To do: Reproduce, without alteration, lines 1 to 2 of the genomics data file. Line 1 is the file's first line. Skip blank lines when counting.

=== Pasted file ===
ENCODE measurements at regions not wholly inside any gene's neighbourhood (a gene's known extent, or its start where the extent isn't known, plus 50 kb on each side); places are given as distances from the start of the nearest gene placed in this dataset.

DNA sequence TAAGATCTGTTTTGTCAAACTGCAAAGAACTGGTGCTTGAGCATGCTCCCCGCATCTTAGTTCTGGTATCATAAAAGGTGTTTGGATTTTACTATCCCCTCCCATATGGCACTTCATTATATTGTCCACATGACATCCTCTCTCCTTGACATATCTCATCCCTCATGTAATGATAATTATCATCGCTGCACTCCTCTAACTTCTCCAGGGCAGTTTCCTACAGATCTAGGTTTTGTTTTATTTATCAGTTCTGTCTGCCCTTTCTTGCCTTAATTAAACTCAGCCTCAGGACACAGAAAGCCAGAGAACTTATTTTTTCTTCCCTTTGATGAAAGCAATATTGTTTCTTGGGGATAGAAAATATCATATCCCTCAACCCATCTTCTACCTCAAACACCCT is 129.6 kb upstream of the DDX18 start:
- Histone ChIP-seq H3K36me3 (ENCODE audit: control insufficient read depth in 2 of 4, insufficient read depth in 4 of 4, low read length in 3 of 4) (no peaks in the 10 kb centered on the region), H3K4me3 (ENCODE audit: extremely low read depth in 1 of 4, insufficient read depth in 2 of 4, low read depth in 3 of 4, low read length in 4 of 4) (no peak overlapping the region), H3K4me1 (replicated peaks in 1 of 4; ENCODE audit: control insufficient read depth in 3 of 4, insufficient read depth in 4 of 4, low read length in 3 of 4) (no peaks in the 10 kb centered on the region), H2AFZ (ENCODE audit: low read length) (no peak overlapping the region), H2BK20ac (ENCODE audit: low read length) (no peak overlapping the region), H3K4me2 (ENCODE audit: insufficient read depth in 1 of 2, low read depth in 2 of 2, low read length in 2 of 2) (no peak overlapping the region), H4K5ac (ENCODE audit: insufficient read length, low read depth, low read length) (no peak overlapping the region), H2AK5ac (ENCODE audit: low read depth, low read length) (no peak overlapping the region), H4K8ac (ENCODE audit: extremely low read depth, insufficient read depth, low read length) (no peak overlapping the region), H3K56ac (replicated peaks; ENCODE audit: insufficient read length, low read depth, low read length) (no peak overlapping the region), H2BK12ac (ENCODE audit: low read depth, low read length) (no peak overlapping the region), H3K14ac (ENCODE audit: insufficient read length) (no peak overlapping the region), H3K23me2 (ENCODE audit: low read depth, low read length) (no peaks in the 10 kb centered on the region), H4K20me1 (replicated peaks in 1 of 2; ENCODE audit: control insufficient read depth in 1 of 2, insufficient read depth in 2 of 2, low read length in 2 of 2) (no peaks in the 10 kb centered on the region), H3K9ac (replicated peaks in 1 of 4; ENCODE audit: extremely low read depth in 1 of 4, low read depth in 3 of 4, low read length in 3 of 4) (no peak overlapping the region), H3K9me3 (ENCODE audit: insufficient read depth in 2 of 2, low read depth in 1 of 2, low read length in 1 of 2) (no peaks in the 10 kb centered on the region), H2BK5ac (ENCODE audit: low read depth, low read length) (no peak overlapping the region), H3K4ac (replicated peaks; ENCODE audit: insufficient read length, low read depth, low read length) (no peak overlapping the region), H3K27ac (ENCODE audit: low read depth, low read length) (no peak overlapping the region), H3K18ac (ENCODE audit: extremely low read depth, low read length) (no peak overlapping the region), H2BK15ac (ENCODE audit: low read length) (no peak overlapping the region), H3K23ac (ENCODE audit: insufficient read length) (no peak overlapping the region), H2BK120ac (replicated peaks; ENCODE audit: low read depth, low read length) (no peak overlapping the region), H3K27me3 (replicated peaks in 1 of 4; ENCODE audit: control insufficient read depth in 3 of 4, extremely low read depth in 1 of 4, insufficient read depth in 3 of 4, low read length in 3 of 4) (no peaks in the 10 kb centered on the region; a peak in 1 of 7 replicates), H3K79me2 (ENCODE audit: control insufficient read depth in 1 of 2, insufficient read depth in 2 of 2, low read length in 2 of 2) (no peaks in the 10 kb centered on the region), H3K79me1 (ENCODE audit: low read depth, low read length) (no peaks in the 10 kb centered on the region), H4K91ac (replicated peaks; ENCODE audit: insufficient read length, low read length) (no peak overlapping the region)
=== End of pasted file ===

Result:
ENCODE measurements at regions not wholly inside any gene's neighbourhood (a gene's known extent, or its start where the extent isn't known, plus 50 kb on each side); places are given as distances from the start of the nearest gene placed in this dataset.

DNA sequence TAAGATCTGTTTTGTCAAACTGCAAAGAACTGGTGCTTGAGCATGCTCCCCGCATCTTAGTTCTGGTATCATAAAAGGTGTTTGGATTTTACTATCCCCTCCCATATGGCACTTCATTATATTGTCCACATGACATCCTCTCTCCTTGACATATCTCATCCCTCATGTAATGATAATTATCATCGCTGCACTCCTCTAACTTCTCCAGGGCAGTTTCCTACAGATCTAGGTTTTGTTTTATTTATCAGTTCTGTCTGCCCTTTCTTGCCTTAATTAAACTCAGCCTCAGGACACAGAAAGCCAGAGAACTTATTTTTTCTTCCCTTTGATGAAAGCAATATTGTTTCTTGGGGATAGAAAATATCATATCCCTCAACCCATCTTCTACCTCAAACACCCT is 129.6 kb upstream of the DDX18 start: